--- First, please pray for Elizabeth Edwards and the Edwards family today. One day after the concession of the presidential election, we find out that Mrs. Edwards has been diagnosed with breast cancer. Reports are that it was caught early, and that a full recovery is expected.
--- Also watching as the condition of Palestinian Authority/PLO leader Yasfar Arafat continues to decline. Although the media pundits are basically guessing at this point due to conflicting reports, my guess is that Arafat is within days, if not hours, from death. We must be careful to watch for flareups in the days after Arafat passes on, as we shall likely see a power struggle between the legally legitimate successors and the various armed factions involved there. It will be a tense few days/weeks/months.
--- And The Sayfie Review will be going on hiatus until further notice. While I don't necessairly agree with Justin's political leans, it has been an excellent source for me since launching this blog for insight from many of Florida's newspapers. He says he plans to bring it back in the near future, possibly with a different format, and he also has a subscription based site, The Florida Insider, which Justin launched with Insider Advantage, Inc. The Sayfie Review will definately be missed. Thanks to Elizabeth Donovan at the Miami Herald's Infomaniac: Weblog for the heads-up.
--- So, we bring the curtain down on the 2004 election. Now we can start thinking about 2008.
Many of you are probably going "What the Hades are you thinking? The ink hasn't even dried on this one, and you're ALREADY talking about four years from now!?!?"
On the Democratic side, we have Senator Hillary Rodham Clinton of New York ready and rarin' to go. But IMHO...bad idea. Many traditional liberal Democrats love her, but there are many that hate her as well, seeing her as simply a overambitious political animal. She's simply too much of a lightning rod to be a winner on the national scene.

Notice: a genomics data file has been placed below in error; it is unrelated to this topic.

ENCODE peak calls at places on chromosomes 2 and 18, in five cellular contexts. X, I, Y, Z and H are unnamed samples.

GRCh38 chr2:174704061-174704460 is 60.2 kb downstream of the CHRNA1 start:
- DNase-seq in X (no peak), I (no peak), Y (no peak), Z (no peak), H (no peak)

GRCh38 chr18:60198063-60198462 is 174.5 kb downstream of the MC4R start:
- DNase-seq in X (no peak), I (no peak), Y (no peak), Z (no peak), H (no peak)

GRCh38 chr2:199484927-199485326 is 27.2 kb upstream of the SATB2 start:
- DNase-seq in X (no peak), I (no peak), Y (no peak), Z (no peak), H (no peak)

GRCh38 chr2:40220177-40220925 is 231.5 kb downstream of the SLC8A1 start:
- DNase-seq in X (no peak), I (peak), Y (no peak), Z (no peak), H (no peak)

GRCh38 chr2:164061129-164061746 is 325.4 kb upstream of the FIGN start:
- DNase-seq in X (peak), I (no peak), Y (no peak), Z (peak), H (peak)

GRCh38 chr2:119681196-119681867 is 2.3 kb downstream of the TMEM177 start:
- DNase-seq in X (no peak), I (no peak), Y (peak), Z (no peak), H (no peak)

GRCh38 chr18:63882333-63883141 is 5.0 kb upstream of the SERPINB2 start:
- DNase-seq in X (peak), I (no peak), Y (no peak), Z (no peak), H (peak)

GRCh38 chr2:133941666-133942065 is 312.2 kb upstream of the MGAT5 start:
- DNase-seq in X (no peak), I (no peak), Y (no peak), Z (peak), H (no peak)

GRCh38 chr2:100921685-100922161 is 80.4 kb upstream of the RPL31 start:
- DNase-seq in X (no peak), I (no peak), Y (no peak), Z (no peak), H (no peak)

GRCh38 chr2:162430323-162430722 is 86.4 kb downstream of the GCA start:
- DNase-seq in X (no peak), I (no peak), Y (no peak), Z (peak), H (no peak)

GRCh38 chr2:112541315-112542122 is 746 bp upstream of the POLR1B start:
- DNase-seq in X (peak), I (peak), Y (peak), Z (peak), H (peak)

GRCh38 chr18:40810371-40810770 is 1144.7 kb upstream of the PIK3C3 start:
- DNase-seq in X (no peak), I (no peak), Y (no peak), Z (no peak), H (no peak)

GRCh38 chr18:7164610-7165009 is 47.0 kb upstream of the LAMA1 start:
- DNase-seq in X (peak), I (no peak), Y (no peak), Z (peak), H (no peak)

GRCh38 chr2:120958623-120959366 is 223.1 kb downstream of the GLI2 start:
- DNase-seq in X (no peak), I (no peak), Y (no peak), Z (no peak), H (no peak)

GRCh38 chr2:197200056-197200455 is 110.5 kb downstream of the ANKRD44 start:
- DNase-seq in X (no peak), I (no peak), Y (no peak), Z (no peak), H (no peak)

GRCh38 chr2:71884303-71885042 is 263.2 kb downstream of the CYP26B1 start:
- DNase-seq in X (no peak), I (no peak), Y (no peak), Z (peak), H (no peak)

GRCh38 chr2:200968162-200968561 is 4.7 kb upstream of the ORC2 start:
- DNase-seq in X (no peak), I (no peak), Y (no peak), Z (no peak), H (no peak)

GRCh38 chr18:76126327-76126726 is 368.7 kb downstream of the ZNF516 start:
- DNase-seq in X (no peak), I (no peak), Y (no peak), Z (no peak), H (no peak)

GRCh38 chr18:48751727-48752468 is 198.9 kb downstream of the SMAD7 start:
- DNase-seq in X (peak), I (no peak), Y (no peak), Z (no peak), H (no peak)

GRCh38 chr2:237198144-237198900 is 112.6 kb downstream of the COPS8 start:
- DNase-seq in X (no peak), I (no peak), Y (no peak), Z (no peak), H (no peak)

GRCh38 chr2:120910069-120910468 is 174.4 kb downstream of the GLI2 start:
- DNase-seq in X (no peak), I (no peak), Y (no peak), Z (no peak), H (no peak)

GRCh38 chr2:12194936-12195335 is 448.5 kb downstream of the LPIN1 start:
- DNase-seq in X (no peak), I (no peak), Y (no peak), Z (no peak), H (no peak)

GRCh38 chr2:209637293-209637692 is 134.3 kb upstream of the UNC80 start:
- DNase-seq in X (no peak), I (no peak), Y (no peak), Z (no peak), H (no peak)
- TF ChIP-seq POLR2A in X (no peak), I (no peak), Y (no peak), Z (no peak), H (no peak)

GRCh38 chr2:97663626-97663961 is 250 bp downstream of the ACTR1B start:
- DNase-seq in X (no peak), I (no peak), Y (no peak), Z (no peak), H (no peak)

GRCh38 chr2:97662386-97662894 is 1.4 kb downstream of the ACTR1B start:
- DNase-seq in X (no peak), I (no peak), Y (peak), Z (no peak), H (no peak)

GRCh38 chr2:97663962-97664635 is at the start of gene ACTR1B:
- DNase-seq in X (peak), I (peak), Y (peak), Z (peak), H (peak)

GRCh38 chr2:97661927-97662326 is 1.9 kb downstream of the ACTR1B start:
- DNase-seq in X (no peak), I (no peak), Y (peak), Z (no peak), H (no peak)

Then there's John Edwards, the most recent vice presidential candidate. Young, great charm, and who brought a positive message to the campaign. Probably the best our party has to offer at this time, but will be forever tied to the John Kerry campaign which lost in 2004. Not only that, but his decision not to seek reelection to his North Carolina senate seat will keep him out of the spotlight for the next couple of years. Also, his opponents will concentrate on Edwards' lack of foreign policy and general political experience (his run for the Senate was his first campaign).
Some are even touting Illinois Senator-elect Barack Obama as a possible candidate four years from now. Young, extremely intelligent African-American but who just won his seat. Let's watch closely how he handles himself in the Senate before putting him in a run for the Oval Office.
And there will be calls for former Vermont governor and presidential candidate Howard Dean to consider a run in '08. Dean galvanized a lot of people who had not participated in the process before in a way not seen since Bobby Kennedy, and was first to use the Internet to raise a large amount of money to support his campaign. Dr. Dean would be a wonderful choice to replace Terry McAuliffe as Chairman of the national Democratic Party, if he decides not to run again.
On the Republican side, several are already working toward replacing George W. Bush in 2008. Senate Majority Leader Bill Frist of Tennessee is already taking to the road on a "victory tour" of the south with Republican senators-elect. Expect him to get away from the Beltway more and begin appearing on the "talking head" shows to get his name into the national scene.
One cannot forget Arizona Senator John McCain, which is most likely the reason why he didn't even consider John Kerry's overtures as a possible VP running mate. Unfortunately, he'll likely be eaten alive by the hard core right wingers within his own party as he was four years ago running against Bush.
Then there are the others: Pennsylvania Senator Rick Santorum, Nebraska's Chuck Hagel, Massachusetts Governor Mitt Romney, and two familiar names from New York: former NYC mayor Rudy Guiliani and Governor George Pataki.